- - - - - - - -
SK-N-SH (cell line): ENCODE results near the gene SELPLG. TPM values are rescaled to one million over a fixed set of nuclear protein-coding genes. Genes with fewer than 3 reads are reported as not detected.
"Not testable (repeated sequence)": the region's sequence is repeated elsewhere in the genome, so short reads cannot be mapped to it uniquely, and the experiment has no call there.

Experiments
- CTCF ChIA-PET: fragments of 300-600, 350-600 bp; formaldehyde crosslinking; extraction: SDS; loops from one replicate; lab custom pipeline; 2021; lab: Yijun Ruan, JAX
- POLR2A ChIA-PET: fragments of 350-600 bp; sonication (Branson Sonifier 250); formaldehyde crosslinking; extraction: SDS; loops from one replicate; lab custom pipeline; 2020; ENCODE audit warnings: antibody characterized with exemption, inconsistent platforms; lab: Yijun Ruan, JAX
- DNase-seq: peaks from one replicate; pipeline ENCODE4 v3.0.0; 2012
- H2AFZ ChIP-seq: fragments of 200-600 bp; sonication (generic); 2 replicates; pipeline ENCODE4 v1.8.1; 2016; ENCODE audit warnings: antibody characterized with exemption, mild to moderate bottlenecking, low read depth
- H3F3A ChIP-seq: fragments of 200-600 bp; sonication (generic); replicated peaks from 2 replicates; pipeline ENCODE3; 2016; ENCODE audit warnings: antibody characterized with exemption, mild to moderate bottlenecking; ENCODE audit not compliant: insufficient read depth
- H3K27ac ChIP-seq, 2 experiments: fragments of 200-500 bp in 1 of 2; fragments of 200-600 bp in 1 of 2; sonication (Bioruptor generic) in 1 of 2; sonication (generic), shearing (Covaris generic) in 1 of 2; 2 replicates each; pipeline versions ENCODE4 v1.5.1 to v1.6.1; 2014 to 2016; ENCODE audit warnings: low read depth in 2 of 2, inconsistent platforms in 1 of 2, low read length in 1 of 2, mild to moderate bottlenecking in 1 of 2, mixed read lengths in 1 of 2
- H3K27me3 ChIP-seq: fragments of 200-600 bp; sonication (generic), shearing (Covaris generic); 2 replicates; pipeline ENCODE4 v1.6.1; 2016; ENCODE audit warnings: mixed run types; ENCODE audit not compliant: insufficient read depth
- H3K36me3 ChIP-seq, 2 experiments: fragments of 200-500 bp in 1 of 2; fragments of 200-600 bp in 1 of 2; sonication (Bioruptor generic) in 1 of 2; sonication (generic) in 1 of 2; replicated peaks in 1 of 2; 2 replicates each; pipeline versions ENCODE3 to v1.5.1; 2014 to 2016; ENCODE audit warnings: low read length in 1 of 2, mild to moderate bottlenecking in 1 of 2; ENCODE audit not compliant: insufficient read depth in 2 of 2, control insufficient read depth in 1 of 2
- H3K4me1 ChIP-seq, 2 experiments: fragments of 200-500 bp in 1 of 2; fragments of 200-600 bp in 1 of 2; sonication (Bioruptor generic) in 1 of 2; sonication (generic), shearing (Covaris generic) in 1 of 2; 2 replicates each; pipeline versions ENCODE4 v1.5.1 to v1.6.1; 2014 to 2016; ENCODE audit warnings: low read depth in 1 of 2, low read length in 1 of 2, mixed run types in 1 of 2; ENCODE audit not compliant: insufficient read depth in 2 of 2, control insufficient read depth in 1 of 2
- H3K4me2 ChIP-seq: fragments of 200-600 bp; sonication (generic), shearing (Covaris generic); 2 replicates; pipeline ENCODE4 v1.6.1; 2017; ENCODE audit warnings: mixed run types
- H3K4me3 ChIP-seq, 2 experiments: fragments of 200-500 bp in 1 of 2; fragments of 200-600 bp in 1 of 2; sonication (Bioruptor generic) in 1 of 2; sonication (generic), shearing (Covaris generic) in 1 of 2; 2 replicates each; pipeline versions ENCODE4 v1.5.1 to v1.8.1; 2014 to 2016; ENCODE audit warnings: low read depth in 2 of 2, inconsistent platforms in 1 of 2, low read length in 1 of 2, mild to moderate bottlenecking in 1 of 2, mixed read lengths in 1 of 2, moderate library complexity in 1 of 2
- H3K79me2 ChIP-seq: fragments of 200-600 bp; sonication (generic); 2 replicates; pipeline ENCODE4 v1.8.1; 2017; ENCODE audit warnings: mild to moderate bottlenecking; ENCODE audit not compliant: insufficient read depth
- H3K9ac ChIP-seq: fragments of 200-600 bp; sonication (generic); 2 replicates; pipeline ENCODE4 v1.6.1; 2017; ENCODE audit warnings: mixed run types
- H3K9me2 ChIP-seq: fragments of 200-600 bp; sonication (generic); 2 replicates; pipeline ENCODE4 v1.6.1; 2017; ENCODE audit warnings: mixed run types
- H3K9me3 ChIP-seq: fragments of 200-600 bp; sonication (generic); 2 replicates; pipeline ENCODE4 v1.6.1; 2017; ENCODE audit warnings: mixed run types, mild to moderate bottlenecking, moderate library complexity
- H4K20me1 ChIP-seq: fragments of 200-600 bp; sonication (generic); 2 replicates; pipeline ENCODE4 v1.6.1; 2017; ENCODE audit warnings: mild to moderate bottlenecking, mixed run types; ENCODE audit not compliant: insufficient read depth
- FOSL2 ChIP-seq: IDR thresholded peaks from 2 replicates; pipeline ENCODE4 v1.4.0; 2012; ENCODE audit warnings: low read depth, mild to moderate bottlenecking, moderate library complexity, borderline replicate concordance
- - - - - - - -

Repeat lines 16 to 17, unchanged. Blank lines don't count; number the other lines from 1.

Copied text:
- H3K9ac ChIP-seq: fragments of 200-600 bp; sonication (generic); 2 replicates; pipeline ENCODE4 v1.6.1; 2017; ENCODE audit warnings: mixed run types
- H3K9me2 ChIP-seq: fragments of 200-600 bp; sonication (generic); 2 replicates; pipeline ENCODE4 v1.6.1; 2017; ENCODE audit warnings: mixed run types